v. Guide to Further Reading

3. The Design of the World
     i. Two Monkey Trials
     ii. The Argument from Design
     iii. Hume’s Criticisms of the Design Argument
     iv. Darwin’s Criticisms of the Design Argument
     v. Post-Darwinian Criticisms of the Design Argument
     iv. Study Questions
     vii. Guide to Further Reading

4. The Argument from Evil
     i. Moral and Non-Moral Evil
     ii. Evolution as Non-Moral Evil
     iii. The Problem of Evil: A Logical or Evidential Problem?
     iv. The Problem of Evil: The Logical Argument
     v. The Problem of Evil: The Evidential Argument
     vi. Study Questions
     vii. Guide to Further Reading

5. The Moral Argument
     i. Moral Relativism and Religion
     ii. Criticisms of the Moral Argument
     iii. Nietzsche’s Critique of Religious Morality
     iv. Study Questions
     v. Guide to Further Reading

6. Miracles
     i. Some Miracles
     ii. Definition of a Miracle (1)
     iii. Definition of a Miracle (2)
     iv. Hume’s Critique of Miracles: Are Miracles Impossible?
     v. Hume’s Critique of Miracles: Are Miracles Improbable?
     vi. Conclusion
     vii. Study Questions
     viii. Guide to Further Reading

7. The Impulse to Believe
     i. The Experiences of Faith
     ii. Projection Theory: Ludwig Feuerbach
     iii. Marx’s Projection Theory: Religion as the Opium of the People
     iv. Freud’s Projection Theory: Religion as a Universal Obsessional Neurosis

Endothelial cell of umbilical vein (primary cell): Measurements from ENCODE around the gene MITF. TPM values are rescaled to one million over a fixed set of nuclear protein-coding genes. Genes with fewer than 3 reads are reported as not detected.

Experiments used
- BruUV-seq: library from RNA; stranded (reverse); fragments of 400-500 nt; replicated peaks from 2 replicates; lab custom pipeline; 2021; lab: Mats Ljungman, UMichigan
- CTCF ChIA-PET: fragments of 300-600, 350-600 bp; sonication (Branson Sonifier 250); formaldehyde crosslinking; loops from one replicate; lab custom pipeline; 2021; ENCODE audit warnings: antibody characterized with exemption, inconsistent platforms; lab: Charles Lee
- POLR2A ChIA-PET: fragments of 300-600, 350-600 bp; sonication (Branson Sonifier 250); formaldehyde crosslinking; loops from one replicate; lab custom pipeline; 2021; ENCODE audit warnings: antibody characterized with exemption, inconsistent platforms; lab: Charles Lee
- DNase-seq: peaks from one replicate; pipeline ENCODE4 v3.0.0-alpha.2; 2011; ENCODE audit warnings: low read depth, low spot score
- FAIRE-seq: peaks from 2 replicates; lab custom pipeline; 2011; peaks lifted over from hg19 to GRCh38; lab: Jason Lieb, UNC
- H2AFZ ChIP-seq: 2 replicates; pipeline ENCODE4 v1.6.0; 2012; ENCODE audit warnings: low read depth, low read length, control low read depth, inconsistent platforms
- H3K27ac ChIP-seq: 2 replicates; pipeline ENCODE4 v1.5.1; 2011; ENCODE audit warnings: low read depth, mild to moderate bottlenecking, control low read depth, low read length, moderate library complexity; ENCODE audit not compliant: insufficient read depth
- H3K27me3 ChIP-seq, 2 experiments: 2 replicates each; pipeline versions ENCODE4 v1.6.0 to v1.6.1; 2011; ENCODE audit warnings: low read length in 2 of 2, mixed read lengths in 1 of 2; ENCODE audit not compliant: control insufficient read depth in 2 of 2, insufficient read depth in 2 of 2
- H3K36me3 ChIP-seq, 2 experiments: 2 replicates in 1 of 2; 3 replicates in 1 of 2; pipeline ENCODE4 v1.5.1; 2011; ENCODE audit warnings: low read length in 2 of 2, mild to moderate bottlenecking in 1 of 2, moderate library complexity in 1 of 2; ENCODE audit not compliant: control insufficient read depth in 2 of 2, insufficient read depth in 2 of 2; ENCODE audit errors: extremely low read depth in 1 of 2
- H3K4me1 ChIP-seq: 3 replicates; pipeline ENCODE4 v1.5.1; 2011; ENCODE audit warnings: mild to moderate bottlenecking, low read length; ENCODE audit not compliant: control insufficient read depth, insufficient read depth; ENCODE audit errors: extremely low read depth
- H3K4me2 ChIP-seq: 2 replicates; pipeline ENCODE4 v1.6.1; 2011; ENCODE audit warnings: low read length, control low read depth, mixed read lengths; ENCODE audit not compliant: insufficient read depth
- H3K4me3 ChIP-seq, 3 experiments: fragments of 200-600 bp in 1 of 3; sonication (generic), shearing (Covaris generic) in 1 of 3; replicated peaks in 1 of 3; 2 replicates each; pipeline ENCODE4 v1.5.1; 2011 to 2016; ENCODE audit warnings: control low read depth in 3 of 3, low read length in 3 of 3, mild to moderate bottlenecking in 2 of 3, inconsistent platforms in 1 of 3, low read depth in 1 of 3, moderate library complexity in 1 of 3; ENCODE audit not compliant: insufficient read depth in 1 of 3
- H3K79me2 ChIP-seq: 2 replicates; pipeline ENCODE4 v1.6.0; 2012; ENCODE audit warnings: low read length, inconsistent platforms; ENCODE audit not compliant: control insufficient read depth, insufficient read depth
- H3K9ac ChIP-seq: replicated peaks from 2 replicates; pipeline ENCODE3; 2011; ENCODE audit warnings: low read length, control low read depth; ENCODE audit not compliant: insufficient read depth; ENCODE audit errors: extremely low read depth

v. Conclusion: Is Atheism Pessimistic?
     vi. Study Questions
     vii. Guide to Further Reading

8. Disproving God
     i. The Logic of God’s Attributes
     ii. Arguments from Incoherence
     iii. Two Theistic Defences
     iv. Some conclusions
     v. Study Questions
     vi. Guide to Further Reading

Appendix: Select Biographies
Epicurus (342-270 BC)
Jean Meslier (1664-1729)
David Hume (1711-1776)
Baron d’Holbach (1723-1789)
Percy Bysshe Shelley (1792-1822)
Ludwig Feuerbach (1804-1872)
Charles Bradlaugh (1833-1891)
Karl Marx (1818-1883)
Friedrich Nietzsche (1844-1900)
Sigmund Freud (1856-1939)
Bertrand Russell (1872-1970)
Jean-Paul Sartre (1905-1980)
A.J. Ayer (1910-1989)
Richard Dawkins (b. 1941)

Index of Names
Index of Subjects


Endorsements and Reviews

The style is clear and approachable, and the reading doesn’t require specific knowledge of the philosophical field. … The aim is to teach students how to think logically in order to make them able to critically judge various theistic/creationist/fatalistic arguments that religions advance in their support and to not let them be deceived by logically incoherent and slanted reasoning. … The last chapter is particularly interesting as it deals with recent developments of Disproof Atheism – by contemporary philosophers as Alfred J. Ayer, John N. Findlay, Michael Martin, Nicholas Everitt, etc.
Enrica Rota, in L’Ateo, No 4, July 2013

It is this balanced and careful writing that makes this book so useful. As a repository of much information about philosophers and a very clear statement of their views with careful referencing to their writings it will be of use to teachers of courses in the philosophy of religion at all levels in schools and colleges as well as to students.
Francis Loftus, in REtoday, Vol 31, No 2

Palmer’s offering is a first and a welcome contribution to both secular and religious education. … Atheism for Beginners is exactly what it claims to be – a textbook for instructors and students. It is an extremely good one at that. I would also suggest that it is also helpful for clergy, church leaders and lay people interested in learning more about the lives and thinking of friends and neighbours claiming to have no belief.
Michael K. Jones, United Church of Canada, in Theological Book Review, Vol 25, No 1